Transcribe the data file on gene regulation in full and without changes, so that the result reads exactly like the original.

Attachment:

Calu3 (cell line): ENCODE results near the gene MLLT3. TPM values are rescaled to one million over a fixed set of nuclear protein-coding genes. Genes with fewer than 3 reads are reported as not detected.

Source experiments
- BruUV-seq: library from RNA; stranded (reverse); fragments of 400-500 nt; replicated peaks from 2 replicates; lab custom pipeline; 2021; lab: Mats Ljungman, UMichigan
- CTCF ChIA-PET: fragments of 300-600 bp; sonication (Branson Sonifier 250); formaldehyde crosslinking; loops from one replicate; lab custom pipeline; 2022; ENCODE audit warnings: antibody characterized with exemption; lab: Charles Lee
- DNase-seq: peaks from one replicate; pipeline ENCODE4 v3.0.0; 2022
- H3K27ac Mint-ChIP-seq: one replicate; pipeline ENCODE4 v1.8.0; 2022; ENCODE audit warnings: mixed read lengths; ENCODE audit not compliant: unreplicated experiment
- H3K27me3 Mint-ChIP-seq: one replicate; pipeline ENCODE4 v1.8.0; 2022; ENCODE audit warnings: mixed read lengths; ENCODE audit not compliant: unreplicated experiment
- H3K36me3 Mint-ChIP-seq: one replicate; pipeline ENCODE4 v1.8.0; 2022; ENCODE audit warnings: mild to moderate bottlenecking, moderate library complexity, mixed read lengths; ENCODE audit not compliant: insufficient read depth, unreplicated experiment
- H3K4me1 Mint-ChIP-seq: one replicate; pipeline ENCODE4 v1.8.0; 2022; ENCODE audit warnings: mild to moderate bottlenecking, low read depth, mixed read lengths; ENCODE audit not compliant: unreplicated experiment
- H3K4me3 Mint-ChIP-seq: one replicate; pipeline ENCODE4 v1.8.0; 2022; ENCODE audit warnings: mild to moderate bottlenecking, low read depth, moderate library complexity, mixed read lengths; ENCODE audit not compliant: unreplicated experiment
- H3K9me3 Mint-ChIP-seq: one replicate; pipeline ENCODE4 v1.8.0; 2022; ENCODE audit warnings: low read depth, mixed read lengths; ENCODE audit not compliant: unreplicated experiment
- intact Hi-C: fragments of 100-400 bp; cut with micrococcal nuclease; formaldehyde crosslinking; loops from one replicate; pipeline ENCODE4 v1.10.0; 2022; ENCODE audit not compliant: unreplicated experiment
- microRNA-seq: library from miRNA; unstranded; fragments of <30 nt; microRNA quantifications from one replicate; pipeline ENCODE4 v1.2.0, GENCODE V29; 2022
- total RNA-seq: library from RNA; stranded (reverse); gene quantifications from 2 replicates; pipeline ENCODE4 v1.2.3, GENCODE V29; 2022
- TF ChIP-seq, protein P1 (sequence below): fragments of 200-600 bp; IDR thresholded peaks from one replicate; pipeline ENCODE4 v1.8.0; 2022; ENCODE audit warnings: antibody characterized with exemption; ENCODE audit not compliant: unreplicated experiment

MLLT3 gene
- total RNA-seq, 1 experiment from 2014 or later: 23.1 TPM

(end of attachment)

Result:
Calu3 (cell line): ENCODE results near the gene MLLT3. TPM values are rescaled to one million over a fixed set of nuclear protein-coding genes. Genes with fewer than 3 reads are reported as not detected.

Source experiments
- BruUV-seq: library from RNA; stranded (reverse); fragments of 400-500 nt; replicated peaks from 2 replicates; lab custom pipeline; 2021; lab: Mats Ljungman, UMichigan
- CTCF ChIA-PET: fragments of 300-600 bp; sonication (Branson Sonifier 250); formaldehyde crosslinking; loops from one replicate; lab custom pipeline; 2022; ENCODE audit warnings: antibody characterized with exemption; lab: Charles Lee
- DNase-seq: peaks from one replicate; pipeline ENCODE4 v3.0.0; 2022
- H3K27ac Mint-ChIP-seq: one replicate; pipeline ENCODE4 v1.8.0; 2022; ENCODE audit warnings: mixed read lengths; ENCODE audit not compliant: unreplicated experiment
- H3K27me3 Mint-ChIP-seq: one replicate; pipeline ENCODE4 v1.8.0; 2022; ENCODE audit warnings: mixed read lengths; ENCODE audit not compliant: unreplicated experiment
- H3K36me3 Mint-ChIP-seq: one replicate; pipeline ENCODE4 v1.8.0; 2022; ENCODE audit warnings: mild to moderate bottlenecking, moderate library complexity, mixed read lengths; ENCODE audit not compliant: insufficient read depth, unreplicated experiment
- H3K4me1 Mint-ChIP-seq: one replicate; pipeline ENCODE4 v1.8.0; 2022; ENCODE audit warnings: mild to moderate bottlenecking, low read depth, mixed read lengths; ENCODE audit not compliant: unreplicated experiment
- H3K4me3 Mint-ChIP-seq: one replicate; pipeline ENCODE4 v1.8.0; 2022; ENCODE audit warnings: mild to moderate bottlenecking, low read depth, moderate library complexity, mixed read lengths; ENCODE audit not compliant: unreplicated experiment
- H3K9me3 Mint-ChIP-seq: one replicate; pipeline ENCODE4 v1.8.0; 2022; ENCODE audit warnings: low read depth, mixed read lengths; ENCODE audit not compliant: unreplicated experiment
- intact Hi-C: fragments of 100-400 bp; cut with micrococcal nuclease; formaldehyde crosslinking; loops from one replicate; pipeline ENCODE4 v1.10.0; 2022; ENCODE audit not compliant: unreplicated experiment
- microRNA-seq: library from miRNA; unstranded; fragments of <30 nt; microRNA quantifications from one replicate; pipeline ENCODE4 v1.2.0, GENCODE V29; 2022
- total RNA-seq: library from RNA; stranded (reverse); gene quantifications from 2 replicates; pipeline ENCODE4 v1.2.3, GENCODE V29; 2022
- TF ChIP-seq, protein P1 (sequence below): fragments of 200-600 bp; IDR thresholded peaks from one replicate; pipeline ENCODE4 v1.8.0; 2022; ENCODE audit warnings: antibody characterized with exemption; ENCODE audit not compliant: unreplicated experiment

MLLT3 gene
- total RNA-seq, 1 experiment from 2014 or later: 23.1 TPM